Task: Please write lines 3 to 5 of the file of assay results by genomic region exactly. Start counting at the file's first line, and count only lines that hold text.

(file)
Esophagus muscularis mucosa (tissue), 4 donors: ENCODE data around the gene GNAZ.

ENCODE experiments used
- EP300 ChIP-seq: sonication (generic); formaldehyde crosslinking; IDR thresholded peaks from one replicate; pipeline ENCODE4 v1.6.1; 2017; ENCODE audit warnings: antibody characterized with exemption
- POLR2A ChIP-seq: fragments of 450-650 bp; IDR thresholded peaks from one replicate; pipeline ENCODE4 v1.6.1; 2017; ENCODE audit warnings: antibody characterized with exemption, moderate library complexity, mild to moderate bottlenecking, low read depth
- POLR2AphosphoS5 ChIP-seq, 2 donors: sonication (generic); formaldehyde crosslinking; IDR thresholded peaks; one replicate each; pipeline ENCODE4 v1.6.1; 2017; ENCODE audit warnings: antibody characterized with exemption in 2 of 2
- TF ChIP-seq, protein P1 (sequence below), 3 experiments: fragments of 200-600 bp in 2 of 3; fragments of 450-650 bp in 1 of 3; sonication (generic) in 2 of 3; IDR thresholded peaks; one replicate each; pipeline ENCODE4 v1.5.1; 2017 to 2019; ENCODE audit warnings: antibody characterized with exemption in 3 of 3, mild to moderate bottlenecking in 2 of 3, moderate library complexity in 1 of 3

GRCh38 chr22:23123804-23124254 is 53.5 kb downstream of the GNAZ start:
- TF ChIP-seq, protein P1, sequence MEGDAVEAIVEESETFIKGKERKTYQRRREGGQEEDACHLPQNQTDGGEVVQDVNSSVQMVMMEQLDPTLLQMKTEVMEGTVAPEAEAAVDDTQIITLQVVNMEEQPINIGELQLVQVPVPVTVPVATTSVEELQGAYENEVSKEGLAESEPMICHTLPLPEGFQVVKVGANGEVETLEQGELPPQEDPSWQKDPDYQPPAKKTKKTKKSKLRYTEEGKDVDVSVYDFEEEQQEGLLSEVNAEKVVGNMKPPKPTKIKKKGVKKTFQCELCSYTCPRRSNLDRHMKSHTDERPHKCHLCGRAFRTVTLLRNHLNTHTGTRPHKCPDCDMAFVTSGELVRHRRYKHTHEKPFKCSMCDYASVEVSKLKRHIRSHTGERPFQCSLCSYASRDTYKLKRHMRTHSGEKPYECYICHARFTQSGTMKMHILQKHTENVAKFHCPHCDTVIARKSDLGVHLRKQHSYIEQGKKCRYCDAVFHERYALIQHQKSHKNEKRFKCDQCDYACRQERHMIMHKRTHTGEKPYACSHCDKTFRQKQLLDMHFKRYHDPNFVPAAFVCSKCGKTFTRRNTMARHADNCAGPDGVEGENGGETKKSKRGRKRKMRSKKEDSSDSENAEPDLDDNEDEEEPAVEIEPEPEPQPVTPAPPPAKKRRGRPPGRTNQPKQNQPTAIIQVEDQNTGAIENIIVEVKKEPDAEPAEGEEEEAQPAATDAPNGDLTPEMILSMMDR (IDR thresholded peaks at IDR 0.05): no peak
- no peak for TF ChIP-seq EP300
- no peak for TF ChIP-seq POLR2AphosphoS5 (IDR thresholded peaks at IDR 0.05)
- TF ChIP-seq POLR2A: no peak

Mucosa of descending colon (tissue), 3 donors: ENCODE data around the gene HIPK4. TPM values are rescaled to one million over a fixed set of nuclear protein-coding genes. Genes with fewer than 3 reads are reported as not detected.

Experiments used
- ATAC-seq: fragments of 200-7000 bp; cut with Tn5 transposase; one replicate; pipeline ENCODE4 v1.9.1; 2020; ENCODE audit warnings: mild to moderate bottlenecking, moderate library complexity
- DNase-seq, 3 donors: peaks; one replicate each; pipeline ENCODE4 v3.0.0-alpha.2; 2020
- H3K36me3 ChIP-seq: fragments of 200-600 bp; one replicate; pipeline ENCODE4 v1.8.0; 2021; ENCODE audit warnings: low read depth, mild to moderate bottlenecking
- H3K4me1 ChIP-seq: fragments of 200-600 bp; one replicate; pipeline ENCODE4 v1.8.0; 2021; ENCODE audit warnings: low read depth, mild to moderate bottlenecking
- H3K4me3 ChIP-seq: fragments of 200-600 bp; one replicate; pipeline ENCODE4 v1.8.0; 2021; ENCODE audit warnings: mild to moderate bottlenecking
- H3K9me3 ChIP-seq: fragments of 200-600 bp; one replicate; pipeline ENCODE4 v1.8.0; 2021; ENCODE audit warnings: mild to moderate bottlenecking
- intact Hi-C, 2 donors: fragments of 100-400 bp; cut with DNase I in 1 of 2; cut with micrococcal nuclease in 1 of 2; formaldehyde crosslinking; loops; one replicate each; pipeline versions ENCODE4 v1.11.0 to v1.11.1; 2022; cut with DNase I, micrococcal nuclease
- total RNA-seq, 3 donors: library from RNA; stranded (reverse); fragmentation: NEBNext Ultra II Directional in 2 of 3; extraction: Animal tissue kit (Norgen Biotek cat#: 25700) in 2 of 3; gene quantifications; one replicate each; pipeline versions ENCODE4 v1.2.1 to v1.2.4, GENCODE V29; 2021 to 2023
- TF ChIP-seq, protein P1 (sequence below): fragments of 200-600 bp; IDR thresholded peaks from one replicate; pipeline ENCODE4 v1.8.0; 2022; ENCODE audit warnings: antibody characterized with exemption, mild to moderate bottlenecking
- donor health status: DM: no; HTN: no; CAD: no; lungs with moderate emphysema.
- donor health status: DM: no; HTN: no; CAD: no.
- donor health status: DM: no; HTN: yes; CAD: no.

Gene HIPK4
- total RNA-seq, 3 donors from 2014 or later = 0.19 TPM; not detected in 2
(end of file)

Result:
- EP300 ChIP-seq: sonication (generic); formaldehyde crosslinking; IDR thresholded peaks from one replicate; pipeline ENCODE4 v1.6.1; 2017; ENCODE audit warnings: antibody characterized with exemption
- POLR2A ChIP-seq: fragments of 450-650 bp; IDR thresholded peaks from one replicate; pipeline ENCODE4 v1.6.1; 2017; ENCODE audit warnings: antibody characterized with exemption, moderate library complexity, mild to moderate bottlenecking, low read depth
- POLR2AphosphoS5 ChIP-seq, 2 donors: sonication (generic); formaldehyde crosslinking; IDR thresholded peaks; one replicate each; pipeline ENCODE4 v1.6.1; 2017; ENCODE audit warnings: antibody characterized with exemption in 2 of 2